The functionality of the e-market implies a broad variety of user alerts (e.g. when a new match is found, when a closed deal is reached, or when a message from customer service about new functionality is sent). We created an inbox showing a list of the latest 10 alerts, no matter what kind. The format of the items in the list is a short text string, containing the most important characteristics of the alert, just like an e-mail subject header. Clicking on the text link leads to the detail page. The alerts can expire and are then automatically removed. The goal of this approach is to make the user interface simpler by reducing navigation and automatically filtering on the time aspect. Users don't have to look at different pages to find what they need within the next time frame. It is comparable to the big dynamic displays in train stations, listing all departures in the next hour sorted by departure time.
In the future we hope to let users optimize its behavior (e.g. size, type of alerts) to their personal demands. That is why a lot of space is left open on the dashboard, so that the dashboard can contain more information in the future.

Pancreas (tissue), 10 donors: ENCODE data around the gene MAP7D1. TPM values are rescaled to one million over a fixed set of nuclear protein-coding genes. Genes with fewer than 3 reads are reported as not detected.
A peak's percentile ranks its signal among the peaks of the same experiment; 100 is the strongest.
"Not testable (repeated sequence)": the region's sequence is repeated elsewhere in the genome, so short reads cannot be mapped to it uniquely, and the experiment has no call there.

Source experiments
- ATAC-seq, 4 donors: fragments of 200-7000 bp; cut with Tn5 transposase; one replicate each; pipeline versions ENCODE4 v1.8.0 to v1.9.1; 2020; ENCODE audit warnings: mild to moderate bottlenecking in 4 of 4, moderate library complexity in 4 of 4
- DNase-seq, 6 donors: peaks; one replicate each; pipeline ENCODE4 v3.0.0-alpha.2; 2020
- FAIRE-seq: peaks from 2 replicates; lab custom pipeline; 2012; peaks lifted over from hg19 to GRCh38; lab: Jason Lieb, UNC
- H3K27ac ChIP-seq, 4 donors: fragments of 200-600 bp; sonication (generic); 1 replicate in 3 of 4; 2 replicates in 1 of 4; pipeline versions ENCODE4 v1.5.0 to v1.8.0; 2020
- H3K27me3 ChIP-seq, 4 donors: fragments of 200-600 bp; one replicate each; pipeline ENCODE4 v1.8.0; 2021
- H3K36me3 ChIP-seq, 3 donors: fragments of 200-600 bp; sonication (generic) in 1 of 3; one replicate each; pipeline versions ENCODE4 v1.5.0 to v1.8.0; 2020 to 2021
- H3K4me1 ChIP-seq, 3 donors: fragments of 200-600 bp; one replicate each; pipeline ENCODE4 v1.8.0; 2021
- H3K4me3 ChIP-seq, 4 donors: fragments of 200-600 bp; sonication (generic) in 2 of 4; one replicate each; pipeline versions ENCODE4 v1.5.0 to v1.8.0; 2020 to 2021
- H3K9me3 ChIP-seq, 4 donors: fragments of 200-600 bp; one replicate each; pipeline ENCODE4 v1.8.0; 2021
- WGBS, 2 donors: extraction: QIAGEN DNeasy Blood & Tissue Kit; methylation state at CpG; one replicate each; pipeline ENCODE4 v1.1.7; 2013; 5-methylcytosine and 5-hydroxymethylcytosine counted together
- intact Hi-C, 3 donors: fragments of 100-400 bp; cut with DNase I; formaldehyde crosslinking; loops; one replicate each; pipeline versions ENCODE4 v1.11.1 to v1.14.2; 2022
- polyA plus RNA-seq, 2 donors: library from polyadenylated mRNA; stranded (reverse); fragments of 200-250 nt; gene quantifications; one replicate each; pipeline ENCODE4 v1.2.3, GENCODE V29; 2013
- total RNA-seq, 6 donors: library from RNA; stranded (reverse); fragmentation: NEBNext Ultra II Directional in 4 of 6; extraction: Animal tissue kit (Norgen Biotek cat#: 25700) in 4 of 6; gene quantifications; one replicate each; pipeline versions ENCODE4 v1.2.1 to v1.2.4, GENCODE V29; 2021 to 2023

Josine van de Ven
Cambridge Technology Partners
Het Kasteel 1, 3441 BZ Woerden,
A cognitive specialist has a background in HCI and has experience with web site production. Other skills are knowledge of usability testing and internet technology.
A creative specialist has a background in visual design, or may have experience in product design or graphic design. Other skills are experience in creating graphics for the web and computer graphic production.
A content specialist has a communications background or is an experienced editor. Other skills are writing and editing.
A construct specialist has a technical background and has a good knowledge of web-based technologies. Other skills are experience with building web sites and knowledge of internet-related products.
- Mullet, Kevin and Sano, Darrell. Designing Visual Interfaces: Communication Oriented Techniques, SunSoft Press, Mountain View, 1995.
- Mayhew, Deborah. Usability Engineering Lifecycle, Addison Wesley, 1998
- Jacobson, Robert, Ed. Information Design, MIT Press, 1999
- Tufte, Edward. Visual Explanations, Graphics Press, 1997
- Wallace, Patricia. Psychology of the Internet, Cambridge Univ. Press, 1999
Tools (just the most commonly used):
- Paper and pencil
"Design's purpose is always the same: inspire insight, evoke a responsetransform thought into action."--Clement Mok
"They didn't know it was impossible, that's why they did it."--Mark Twain
©2000 ACM 1072-5220/01/0300 $5.00